“Woman Finds Her Face” by Lois Marie Harrod
when she unfolds the tablecloth
and then the stains of her bones, scapula,
radius, pelvis, and she realizes
she has been thinking about sorrow again.
How she doubles it around herself,
belly and back. What she can’t change,
punctures circling forehead and scalp.
It’s cold outside, ice sheets the gouge
down by the river, 30-degree drop
into hardness, her swollen face,
the telltale wounds of a Roman scourge,
the heart swells and loses elasticity.
Whom can she forgive? The boy who left
her daughter for Aspasia? The pedophile
who was her brother-in-law?
Or is it the old woman who demands
another invitation to dinner?
Everyone’s hanging around the skull
like a Renaissance painting. No reciprocity.
Tit for tat. If she has the shroud,
what need crucifixion? Today you will dine with me
in paradise. Suppose someone
tested the image and said it goes back
to the beginning. No lie.
If ice didn’t swell as it melted,
no one would be here. True too.
Her daughter said there are some things
we can’t forgive–and others, what say the priests?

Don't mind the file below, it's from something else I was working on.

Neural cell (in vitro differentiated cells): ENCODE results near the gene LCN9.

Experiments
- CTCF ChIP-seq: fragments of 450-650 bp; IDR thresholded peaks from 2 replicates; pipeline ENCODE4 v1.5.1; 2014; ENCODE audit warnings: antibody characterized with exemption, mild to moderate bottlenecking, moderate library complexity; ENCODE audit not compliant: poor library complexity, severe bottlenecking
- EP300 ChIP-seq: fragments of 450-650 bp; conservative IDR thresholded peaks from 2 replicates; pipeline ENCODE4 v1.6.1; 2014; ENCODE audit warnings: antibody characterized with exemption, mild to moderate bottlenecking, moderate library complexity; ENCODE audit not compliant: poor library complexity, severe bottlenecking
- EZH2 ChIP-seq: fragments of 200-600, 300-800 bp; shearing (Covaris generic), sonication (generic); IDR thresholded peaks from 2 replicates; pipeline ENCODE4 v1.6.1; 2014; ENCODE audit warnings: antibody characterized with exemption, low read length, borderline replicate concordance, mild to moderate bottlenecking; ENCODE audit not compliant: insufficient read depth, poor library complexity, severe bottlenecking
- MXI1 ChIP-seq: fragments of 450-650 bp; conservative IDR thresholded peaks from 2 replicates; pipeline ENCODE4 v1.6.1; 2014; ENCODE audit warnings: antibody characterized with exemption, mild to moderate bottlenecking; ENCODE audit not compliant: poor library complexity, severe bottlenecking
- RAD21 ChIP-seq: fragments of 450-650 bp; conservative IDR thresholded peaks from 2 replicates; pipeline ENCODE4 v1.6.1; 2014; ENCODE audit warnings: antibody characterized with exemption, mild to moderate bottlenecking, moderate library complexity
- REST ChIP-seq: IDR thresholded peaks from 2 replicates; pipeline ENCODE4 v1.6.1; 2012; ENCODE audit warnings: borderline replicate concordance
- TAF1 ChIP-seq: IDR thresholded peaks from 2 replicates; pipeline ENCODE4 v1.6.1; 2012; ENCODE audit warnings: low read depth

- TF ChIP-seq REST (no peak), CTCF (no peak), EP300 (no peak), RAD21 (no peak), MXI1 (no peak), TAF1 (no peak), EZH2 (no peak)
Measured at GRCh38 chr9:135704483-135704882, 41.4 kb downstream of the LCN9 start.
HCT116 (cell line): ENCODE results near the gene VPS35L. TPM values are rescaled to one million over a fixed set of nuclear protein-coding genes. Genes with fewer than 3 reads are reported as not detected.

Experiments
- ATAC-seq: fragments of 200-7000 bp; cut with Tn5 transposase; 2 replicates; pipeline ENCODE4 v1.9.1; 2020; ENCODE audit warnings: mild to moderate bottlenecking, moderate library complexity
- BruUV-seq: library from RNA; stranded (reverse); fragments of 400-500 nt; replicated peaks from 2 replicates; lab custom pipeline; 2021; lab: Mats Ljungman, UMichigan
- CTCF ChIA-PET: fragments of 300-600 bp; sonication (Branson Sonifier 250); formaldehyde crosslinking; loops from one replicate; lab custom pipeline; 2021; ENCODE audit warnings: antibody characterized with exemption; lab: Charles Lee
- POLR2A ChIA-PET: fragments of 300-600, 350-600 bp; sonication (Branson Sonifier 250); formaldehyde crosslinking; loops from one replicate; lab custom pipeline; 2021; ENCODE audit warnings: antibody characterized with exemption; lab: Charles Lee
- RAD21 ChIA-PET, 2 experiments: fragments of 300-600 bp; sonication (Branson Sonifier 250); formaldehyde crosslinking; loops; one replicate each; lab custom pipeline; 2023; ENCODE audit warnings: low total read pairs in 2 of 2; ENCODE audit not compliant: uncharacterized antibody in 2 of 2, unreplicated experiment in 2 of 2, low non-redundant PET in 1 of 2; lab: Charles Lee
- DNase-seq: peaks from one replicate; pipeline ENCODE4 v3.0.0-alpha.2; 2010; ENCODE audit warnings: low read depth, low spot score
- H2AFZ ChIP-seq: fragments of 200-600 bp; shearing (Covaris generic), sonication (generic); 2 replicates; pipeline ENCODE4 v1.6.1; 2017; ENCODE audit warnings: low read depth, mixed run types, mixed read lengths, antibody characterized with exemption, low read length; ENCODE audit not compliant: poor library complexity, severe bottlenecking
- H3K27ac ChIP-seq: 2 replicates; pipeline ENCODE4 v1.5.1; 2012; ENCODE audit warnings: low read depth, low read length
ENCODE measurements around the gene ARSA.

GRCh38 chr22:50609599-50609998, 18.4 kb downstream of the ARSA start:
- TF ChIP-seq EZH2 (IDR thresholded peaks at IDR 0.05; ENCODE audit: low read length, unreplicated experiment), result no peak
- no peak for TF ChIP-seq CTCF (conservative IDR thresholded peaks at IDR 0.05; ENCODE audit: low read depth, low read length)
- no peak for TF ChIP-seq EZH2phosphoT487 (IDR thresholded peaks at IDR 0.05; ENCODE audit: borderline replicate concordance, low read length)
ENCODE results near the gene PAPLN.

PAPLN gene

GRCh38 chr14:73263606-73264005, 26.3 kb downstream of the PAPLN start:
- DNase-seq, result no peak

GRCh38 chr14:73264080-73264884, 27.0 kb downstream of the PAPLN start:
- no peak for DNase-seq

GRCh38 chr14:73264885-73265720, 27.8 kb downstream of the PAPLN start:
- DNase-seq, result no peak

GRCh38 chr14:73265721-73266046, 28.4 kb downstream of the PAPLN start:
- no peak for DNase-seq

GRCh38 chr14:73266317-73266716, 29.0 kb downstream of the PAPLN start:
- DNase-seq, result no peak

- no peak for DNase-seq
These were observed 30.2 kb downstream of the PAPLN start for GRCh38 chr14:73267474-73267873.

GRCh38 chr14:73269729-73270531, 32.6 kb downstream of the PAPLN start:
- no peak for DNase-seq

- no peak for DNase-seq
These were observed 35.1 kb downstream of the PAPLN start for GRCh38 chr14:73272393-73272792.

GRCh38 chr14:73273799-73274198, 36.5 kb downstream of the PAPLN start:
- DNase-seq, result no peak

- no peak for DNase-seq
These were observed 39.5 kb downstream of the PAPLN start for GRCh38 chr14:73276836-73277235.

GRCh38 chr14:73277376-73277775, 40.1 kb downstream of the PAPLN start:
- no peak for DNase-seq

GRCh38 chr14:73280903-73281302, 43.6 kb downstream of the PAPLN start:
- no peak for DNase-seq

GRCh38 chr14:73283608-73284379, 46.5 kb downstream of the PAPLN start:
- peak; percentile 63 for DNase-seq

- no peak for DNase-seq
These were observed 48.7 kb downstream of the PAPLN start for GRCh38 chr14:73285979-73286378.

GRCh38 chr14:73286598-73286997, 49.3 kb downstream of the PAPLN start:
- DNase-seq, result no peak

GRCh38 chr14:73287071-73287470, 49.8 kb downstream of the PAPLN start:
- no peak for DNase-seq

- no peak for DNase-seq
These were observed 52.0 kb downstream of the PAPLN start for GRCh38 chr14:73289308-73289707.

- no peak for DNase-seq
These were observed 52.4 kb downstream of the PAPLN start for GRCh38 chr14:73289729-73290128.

Something dirties the linen?
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Lois Marie Harrod Artist Statement:
Five Oaks. Her chapbook And She Took the Heart appeared in January 2016, and her 13th and
14th poetry collections, Fragments from the Biography of Nemesis (Cherry Grove Press) and the
chapbook How Marlene Mae Longs for Truth (Dancing Girl Press) appeared in 2013. The Only
Is won the 2012 Tennessee Chapbook Contest (Poems & Plays), and Brief Term, a collection
of poems about teachers and teaching was published by Black Buzzard Press, 2011.
Cosmogony won the 2010 Hazel Lipa Chapbook (Iowa State). She is widely published in
literary journals and online ezines from American Poetry Review to Zone 3. She teaches
Creative Writing at The College of New Jersey. Links to her online work at